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date: 19 April 2021

Abstract and Keywords

Tensions exist in the relationship between indigenous people and colonial-based authorities regarding the definition, recognition, and treatment of public heritage. This chapter takes an auto-ethnographic and self-reflexive approach to the exploration of current issues at the heart of such relationships in southwestern British Columbia, Canada. Case studies focus on Stó:lō-Coast Salish cultural sites including archaeological and heritage landscape features. This approach to dialogue is structured around the interplay between concepts of metamorphosis and transformation, drawn from Kafka’s literary work and Stó:lō oral history. Professional ethical guidelines and a framework of Indigenous-colonial relationships are proposed as means of addressing and reconciling current points of contention in the realm of public heritage.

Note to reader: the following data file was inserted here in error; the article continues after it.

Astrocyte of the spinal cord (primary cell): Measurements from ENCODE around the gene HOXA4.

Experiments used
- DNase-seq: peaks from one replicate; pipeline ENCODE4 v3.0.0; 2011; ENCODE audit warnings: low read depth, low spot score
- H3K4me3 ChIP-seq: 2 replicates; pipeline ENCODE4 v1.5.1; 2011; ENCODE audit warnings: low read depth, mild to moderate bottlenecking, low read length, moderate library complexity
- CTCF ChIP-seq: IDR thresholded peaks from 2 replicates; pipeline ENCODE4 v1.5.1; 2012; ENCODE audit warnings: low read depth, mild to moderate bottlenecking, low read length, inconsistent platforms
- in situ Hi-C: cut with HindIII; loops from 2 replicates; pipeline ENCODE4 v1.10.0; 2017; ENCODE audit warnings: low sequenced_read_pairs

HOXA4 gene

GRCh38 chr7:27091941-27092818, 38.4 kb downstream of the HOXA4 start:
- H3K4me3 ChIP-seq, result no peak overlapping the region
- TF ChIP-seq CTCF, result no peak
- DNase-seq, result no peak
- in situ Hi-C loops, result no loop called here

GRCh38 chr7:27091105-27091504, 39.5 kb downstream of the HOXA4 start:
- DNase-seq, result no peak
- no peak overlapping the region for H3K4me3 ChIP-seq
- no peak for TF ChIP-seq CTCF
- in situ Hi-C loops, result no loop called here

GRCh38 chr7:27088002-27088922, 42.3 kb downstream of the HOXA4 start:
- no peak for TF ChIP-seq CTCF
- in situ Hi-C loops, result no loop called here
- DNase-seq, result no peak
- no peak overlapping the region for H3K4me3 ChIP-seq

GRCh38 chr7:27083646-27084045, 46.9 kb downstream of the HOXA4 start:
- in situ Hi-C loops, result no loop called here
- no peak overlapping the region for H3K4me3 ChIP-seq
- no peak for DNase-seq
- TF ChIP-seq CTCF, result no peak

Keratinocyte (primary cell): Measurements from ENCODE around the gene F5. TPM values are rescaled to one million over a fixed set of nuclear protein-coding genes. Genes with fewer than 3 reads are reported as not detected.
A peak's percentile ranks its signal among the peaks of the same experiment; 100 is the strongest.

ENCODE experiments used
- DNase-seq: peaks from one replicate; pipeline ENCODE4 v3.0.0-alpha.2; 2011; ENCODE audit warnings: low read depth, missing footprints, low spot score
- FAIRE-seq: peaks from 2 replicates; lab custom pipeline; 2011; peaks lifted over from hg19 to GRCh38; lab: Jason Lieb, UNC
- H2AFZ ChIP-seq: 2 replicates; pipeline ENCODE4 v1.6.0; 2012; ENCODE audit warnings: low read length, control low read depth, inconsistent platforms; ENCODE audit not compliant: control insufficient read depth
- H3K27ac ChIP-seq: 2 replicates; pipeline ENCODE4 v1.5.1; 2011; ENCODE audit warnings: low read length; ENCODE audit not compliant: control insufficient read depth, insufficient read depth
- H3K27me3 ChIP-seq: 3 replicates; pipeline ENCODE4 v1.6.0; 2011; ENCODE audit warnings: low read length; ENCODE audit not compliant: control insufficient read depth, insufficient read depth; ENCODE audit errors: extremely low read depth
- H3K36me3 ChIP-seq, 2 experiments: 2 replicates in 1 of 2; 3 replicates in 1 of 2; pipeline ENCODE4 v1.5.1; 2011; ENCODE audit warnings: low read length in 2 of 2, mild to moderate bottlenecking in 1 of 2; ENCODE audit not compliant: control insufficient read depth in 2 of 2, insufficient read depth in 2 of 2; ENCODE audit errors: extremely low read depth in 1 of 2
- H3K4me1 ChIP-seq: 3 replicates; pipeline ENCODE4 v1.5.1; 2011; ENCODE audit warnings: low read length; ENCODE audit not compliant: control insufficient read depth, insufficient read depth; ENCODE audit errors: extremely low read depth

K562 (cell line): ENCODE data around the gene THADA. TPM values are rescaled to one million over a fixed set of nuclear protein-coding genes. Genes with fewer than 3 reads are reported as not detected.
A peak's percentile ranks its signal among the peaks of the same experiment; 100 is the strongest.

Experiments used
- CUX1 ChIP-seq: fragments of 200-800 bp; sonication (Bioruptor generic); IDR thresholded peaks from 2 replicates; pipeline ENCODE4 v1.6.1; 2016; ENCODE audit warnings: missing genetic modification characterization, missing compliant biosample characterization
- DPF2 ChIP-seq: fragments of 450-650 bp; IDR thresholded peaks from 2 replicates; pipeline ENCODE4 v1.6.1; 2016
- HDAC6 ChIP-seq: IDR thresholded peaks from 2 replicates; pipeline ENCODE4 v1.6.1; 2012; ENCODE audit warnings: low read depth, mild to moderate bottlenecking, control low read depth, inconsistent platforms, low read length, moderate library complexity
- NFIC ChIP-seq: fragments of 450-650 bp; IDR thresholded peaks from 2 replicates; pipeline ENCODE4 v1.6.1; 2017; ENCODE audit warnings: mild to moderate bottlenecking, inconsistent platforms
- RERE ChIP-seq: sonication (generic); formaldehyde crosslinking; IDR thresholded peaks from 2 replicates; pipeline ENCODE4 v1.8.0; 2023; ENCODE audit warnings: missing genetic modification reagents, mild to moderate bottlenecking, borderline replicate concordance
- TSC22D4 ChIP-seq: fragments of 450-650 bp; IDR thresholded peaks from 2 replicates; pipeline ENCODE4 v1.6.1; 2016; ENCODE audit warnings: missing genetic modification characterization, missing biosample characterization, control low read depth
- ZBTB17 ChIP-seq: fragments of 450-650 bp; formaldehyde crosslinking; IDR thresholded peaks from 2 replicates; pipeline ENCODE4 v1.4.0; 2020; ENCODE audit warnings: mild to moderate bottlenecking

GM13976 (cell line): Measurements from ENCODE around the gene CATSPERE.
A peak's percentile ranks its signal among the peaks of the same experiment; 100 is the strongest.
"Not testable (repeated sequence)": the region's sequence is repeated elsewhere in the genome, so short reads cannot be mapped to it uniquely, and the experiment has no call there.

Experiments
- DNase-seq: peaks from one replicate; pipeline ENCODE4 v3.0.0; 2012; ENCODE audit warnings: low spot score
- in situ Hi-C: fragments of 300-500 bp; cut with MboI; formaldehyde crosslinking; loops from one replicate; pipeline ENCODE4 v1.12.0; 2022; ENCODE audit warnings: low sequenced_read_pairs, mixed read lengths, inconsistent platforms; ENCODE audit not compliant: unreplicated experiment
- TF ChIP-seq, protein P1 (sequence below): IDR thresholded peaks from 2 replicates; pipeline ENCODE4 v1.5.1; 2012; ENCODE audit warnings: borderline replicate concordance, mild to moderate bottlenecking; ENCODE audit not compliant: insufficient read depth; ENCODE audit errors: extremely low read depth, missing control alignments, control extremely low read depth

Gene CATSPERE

Keywords: public heritage, anthropology, archaeology, oral history, ethics, indigenous-colonial relations, heritage resource management, shared decision-making, reconciliation

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